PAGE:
Raeker donates school supplies

This article submitted by Molly Connors on 9/10/96.

Bill Raeker, like many retired folks, has a hobby.

His hobby, however, is a bit unusual. Raeker donates school supplies to churches, schools, clubs and community centers throughout the state. Paynesville Community Center is one of the places he donates to.

Raeker brings van-fuls of crayons, paper, folders, pens, pencils, three-ring binders, scissors, glue ÷ everything a kid needs for school. He puts much of his donation together in packets. For younger school kids, he includes crayons and glue, along with paper, pencils and folders. For high schoolers, he puts together paper, folders and three-ring binders.

While Raeker was in his last teaching position at Anoka Ramsey Community College, he moved his office to the garage. As a teacher, Raeker received tests, handouts and textbooks from publishers. All of the paperwork came to him in three-ring binders. When he moved, Raeker noticed that he had an abundance of binders. He figured that someone could use them.
Raeker had a friend who worked for a printer. The friend was able to get paper that would have been thrown away if Raeker hadnât wanted it.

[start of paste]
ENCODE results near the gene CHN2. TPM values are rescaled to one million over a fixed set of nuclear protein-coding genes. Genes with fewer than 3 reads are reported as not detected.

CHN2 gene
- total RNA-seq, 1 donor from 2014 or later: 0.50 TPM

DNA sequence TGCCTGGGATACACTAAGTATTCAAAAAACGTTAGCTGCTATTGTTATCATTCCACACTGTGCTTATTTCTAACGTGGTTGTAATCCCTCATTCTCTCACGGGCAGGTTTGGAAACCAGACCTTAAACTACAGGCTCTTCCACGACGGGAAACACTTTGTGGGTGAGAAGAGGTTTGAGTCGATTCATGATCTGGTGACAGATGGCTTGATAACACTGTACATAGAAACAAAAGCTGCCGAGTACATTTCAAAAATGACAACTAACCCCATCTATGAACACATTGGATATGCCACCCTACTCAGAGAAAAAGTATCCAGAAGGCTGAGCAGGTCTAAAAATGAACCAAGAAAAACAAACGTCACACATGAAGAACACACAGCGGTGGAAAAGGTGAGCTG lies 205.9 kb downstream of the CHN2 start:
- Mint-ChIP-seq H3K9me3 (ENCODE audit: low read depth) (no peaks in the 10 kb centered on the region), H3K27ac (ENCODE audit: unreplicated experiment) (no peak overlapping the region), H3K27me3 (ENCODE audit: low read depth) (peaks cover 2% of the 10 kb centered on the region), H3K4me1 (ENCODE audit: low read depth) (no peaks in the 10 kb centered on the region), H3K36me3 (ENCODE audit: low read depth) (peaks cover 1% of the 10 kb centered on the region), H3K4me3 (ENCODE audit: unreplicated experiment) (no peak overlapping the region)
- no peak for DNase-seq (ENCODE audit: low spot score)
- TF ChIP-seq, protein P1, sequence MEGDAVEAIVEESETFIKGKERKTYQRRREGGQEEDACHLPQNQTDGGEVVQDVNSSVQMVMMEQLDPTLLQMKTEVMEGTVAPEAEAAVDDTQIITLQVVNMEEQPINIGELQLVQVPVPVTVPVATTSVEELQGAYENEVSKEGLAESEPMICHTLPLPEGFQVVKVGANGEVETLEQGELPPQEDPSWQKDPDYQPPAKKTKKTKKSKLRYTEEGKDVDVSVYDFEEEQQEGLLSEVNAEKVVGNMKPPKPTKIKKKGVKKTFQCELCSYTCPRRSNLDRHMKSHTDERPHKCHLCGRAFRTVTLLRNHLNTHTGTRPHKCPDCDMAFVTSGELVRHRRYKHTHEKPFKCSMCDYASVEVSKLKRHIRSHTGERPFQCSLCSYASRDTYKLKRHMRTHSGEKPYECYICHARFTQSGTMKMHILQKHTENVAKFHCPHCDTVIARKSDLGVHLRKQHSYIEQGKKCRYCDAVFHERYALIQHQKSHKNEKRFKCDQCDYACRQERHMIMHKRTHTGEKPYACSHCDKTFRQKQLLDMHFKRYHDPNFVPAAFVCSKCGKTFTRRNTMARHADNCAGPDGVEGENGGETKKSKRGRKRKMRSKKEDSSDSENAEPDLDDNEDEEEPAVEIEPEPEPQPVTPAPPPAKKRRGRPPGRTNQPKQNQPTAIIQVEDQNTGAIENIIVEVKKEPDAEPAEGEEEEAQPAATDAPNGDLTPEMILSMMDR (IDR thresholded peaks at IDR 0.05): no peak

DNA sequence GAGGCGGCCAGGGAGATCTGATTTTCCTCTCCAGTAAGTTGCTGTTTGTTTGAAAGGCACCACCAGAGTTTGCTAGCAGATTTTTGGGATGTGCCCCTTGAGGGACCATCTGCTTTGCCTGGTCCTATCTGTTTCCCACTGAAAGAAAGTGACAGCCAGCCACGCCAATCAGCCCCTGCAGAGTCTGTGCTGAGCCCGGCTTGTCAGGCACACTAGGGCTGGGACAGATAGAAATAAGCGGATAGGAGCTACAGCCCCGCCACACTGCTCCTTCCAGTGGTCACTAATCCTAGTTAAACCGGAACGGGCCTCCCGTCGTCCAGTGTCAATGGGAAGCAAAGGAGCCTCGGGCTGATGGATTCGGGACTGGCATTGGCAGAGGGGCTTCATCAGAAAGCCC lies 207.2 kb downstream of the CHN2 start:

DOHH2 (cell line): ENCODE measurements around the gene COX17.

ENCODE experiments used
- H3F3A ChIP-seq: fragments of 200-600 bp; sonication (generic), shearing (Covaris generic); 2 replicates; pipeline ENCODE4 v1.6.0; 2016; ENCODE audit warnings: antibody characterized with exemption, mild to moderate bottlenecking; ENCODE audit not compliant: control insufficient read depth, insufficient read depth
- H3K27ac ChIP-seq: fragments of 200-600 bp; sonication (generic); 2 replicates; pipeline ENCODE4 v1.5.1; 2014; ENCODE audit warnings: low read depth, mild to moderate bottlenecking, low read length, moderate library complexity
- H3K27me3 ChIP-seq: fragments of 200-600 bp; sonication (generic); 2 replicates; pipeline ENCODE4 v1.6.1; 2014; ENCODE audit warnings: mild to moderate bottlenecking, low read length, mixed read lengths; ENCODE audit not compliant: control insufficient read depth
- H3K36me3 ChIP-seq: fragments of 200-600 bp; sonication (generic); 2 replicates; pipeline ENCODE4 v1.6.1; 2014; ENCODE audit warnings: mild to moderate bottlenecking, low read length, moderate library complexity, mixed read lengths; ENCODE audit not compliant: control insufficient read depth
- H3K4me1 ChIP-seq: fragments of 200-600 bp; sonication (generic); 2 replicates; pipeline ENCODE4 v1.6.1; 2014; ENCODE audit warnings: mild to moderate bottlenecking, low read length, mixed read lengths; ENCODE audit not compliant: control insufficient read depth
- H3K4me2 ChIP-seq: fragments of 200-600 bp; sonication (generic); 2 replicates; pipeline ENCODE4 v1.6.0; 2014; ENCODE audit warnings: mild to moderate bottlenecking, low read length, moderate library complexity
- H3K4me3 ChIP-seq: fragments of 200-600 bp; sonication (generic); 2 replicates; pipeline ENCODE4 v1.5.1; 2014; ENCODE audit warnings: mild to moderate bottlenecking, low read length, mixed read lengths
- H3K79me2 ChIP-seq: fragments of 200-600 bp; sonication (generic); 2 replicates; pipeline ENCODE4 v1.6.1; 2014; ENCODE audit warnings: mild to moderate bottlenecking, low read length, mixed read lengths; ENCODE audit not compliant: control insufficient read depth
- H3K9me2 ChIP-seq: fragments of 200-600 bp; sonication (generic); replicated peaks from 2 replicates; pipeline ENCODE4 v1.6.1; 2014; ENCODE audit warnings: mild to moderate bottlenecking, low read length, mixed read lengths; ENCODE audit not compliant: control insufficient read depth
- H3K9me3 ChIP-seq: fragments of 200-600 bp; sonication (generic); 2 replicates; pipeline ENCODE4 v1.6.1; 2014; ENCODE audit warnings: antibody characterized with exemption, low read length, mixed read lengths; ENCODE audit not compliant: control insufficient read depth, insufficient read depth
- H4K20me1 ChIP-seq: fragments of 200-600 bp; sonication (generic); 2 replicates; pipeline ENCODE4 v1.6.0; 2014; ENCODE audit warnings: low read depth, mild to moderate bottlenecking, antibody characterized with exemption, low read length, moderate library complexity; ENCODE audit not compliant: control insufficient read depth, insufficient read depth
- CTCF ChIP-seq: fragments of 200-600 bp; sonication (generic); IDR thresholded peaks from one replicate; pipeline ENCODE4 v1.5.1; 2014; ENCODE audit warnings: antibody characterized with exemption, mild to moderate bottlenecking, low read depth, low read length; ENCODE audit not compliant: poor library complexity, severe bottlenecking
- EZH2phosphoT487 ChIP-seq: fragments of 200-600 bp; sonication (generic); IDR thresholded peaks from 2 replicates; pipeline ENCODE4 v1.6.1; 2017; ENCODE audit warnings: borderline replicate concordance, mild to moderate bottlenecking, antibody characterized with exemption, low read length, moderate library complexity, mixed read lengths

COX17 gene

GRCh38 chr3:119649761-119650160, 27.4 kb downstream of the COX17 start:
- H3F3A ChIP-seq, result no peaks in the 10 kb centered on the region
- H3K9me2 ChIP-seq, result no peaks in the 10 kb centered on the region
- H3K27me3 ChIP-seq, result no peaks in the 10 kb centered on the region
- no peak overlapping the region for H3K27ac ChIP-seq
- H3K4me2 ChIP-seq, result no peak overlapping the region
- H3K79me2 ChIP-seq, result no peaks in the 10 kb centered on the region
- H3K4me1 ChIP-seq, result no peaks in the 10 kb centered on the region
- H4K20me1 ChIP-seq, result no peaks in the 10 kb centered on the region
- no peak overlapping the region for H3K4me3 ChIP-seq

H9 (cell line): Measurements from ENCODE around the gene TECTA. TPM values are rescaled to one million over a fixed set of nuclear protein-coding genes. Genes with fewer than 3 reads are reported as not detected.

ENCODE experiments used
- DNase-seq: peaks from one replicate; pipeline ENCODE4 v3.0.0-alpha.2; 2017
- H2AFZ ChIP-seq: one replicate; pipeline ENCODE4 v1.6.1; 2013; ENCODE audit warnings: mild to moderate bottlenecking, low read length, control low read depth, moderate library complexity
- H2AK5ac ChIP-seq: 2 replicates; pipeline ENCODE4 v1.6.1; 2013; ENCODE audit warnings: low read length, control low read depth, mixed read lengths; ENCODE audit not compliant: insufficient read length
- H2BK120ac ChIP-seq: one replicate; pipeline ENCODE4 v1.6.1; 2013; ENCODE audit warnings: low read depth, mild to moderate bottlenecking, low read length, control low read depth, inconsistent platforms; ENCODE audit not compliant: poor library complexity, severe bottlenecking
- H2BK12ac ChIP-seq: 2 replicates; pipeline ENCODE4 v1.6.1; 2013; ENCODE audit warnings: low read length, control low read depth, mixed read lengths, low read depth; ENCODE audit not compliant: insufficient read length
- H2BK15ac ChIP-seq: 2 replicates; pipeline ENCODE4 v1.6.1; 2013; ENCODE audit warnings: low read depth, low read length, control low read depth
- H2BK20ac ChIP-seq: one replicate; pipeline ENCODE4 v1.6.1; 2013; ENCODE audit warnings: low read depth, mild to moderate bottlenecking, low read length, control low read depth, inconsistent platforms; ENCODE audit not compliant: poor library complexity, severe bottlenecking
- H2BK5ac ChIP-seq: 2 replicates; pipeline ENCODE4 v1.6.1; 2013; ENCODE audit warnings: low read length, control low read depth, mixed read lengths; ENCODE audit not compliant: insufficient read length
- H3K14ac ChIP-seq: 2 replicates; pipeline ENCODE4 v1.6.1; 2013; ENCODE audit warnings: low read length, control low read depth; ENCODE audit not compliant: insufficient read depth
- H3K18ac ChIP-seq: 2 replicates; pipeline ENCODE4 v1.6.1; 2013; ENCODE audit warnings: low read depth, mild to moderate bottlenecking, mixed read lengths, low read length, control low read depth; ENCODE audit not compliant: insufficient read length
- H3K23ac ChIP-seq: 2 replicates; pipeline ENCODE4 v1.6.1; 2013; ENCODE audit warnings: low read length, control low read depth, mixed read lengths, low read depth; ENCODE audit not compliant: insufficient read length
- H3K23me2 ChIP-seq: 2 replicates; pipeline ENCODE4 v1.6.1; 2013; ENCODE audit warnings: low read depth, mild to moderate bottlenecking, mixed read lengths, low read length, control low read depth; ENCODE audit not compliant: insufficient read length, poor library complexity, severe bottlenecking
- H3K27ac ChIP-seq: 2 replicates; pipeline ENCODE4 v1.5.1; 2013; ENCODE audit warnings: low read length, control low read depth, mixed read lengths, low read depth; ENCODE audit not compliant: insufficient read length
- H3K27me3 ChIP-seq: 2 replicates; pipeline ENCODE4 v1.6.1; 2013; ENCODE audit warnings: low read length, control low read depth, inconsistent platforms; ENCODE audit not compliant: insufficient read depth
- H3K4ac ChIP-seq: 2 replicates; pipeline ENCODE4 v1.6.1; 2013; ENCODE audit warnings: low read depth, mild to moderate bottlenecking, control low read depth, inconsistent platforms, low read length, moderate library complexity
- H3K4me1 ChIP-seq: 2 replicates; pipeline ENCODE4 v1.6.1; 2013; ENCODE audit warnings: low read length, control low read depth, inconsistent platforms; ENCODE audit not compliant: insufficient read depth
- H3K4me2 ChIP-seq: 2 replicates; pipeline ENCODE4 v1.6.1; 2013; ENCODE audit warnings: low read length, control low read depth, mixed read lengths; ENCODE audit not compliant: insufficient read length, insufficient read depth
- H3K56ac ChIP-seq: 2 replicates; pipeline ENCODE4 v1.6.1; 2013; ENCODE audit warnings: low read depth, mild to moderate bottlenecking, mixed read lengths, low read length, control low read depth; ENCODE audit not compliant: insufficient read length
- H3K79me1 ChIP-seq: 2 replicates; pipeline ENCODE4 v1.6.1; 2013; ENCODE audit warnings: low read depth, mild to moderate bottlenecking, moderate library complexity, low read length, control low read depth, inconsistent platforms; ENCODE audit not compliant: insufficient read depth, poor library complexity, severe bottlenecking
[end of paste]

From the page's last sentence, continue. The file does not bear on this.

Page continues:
Raeker is "amazed ... shocked at the stuff thrown away in our society." There are pens that have the wrong names, folders bearing out of date logos and reams of paper that are usually thrown away.

About once a week, Raeker goes on ãkind of a run.ä He picks up supplies of all sorts from every sort of business. He has one major supplier of paper.

He also stops at copy shops, like Insty Prints. There, they sometimes have jobs they did wrong, or maybe someone only wanted 300 copies and the ream had 500 sheets of paper.

He works with many different organizations: eight public schools, where his donations ãoften end up in the art room.ä He also helps a battered women's shelter, the Boys and Girls Club in St. Paul, the St. Joseph's Home for children and many churches.

Of all the places Raeker donates to, he likes the women's shelter the best. However, he brings the "cream of the crop," all the best stuff, to the Paynesville Community Center. Raeker is impressed with Ruth Aulick, who runs the Community Center.

"She is the most compassionate ... the most efficient" person he works with, Raeker said.

Raeker lives in Coon Rapids, but spends some weekends in his cabin near the Five-Mile Bridge.

Raeker also makes birthday and Christmas packages for children. These include stickers, gum, candy and small toys. When Raeker's sources donât or canât donate enough supplies, he buys supplies out of his own pocket.

With the recent area code change (612 to 320), Raeker might have a good supply of paper, pens and folders with the wrong area codes.

To help Raeker with his donations or to help the Paynesville Community Center, contact Aulick at the community center.

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